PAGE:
The failure of the Cripps Mission made the Indians frustrated and embittered. It was felt that time had now come for launching another mass movement against the British rule. Discontent of Indian people was increasing due to wartime shortages and growing unemployment. There was a constant danger of Japanese attack.
The Indian leaders were convinced that India would be a victim of Japanese aggression only because of British presence in India. Gandhiji said, “the presence of the British in India is an invitation to Japan to invade India”.
Subhash Chandra Bose, who escaped from India in 1941, repeatedly spoke over radio from Berlin arousing anti-British feeling which gave rise to pro-Japanese sentiments.
The Congress under Gandhiji felt that the British must be compelled to accept Indian demands or quit the country. A meeting of the Congress Working Committee in Wardha passed the Quit India Resolution on 14 July, 1942 which was later endorsed and passed on 8 August at the Bombay session of the Congress.
The Congress decided to launch a mass struggle on non-violent lines, on the widest possible scale. Addressing the Congress delegates on the night of 8 August, Gandhiji, in his soul stirring speech, said:
“I therefore want freedom immediately, this very night before dawn if it can be had …..I am not going to be satisfied with anything short of complete freedom. Here is a ‘mantra’, a short one that I give you. You may imprint on your hearts and let every breath of yours give expression to it. The ‘mantra’ is ‘Do or Die’. We shall either free India or die in the attempt. We shall not live to see the perpetuation of slavery.”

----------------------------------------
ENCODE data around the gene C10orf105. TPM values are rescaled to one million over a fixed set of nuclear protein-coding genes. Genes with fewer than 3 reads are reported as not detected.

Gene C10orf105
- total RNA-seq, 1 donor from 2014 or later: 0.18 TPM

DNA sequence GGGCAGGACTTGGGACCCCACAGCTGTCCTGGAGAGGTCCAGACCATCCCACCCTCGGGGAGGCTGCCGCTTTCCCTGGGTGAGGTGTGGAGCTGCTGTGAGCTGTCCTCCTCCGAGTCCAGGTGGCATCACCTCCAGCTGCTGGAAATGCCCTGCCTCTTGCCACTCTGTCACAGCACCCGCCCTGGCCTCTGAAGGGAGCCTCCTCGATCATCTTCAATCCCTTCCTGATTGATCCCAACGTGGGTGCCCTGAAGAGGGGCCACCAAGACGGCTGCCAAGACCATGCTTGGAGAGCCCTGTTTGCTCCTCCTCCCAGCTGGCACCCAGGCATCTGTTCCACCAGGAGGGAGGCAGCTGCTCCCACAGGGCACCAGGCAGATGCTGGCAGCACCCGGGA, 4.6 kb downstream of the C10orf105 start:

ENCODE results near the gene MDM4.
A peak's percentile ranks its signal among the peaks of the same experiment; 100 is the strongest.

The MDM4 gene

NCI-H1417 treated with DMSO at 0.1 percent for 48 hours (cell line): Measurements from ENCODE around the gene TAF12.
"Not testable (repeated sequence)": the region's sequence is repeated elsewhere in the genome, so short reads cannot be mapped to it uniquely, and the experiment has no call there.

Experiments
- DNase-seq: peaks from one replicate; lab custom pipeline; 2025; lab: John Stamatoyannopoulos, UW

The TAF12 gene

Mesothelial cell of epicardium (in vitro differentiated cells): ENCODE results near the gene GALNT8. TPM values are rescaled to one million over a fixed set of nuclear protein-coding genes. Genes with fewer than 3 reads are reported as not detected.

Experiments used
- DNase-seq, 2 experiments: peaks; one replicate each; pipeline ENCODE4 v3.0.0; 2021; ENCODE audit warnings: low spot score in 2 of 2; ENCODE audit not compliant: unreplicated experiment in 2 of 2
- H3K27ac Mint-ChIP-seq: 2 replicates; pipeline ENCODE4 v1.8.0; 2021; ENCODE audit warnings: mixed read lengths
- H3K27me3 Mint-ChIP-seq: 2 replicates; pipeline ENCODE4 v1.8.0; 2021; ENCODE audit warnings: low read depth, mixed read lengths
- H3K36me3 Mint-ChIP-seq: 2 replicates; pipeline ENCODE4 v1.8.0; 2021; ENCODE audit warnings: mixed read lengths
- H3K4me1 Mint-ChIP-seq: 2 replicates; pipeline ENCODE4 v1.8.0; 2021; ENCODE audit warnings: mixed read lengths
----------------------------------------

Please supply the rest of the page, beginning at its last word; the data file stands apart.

But before the Congress leaders could start the movement formally, all important leaders of Congress were arrested before the dawn of 9 August 1942. Congress was banned and declared as an illegal organisation. The Press was censored.
The news of the arrest of popular leaders shocked the nation. Their anger and resentment was expressed through numerous agitations, hartals, processions and demonstrations in all parts of the country. With most of the important leaders in jail, the movement took a different shape at different places. The people gave vent to their anger by burning government buildings, police stations, post offices anything that symbolised British authority.
Railways and telegraphs lines were disconnected. At some places, such as in Balia district in U.P., Midnapore district of West Bengal and in Satara in Bombay, the revolt took a serious turn. Inspired by the ‘mantra’ of Gandhiji people were ready to make the supreme sacrifice. The British with its army and police came down heavily on the Indian people. The people were shot indiscriminately.
The Quit India Movement became one of the greatest mass-movements of historical significance. It demonstrated the depth of national sentiments and indicated the capacity of the Indian people for sacrifice and determined struggle. After this movement there was no retreat. Independence of India was no longer a matter of bargain. It was to be a reality.
At the end of the World War in 1945, the British government started to talk about the transfer of power to Indian Hindus and Muslims. The first round of talks could not be successful because Muslim leaders thought that the Muslim League was the only one who could represent Indian Muslims. The Congress did not agree upon it.
In 1946, the Cabinet Mission arrived in India to find a mutually agreed solution of the Indian Problem. The Mission held talks with the leaders of all prominent political parties and then proposed its plan of establishing Federal Government in India.
Initially the plan was criticised by all political parties, but later all gave their consent to it. When the election to the Constituent Assembly took place, the Congress won one hundred ninety nine seats and the Muslim league won seventy three.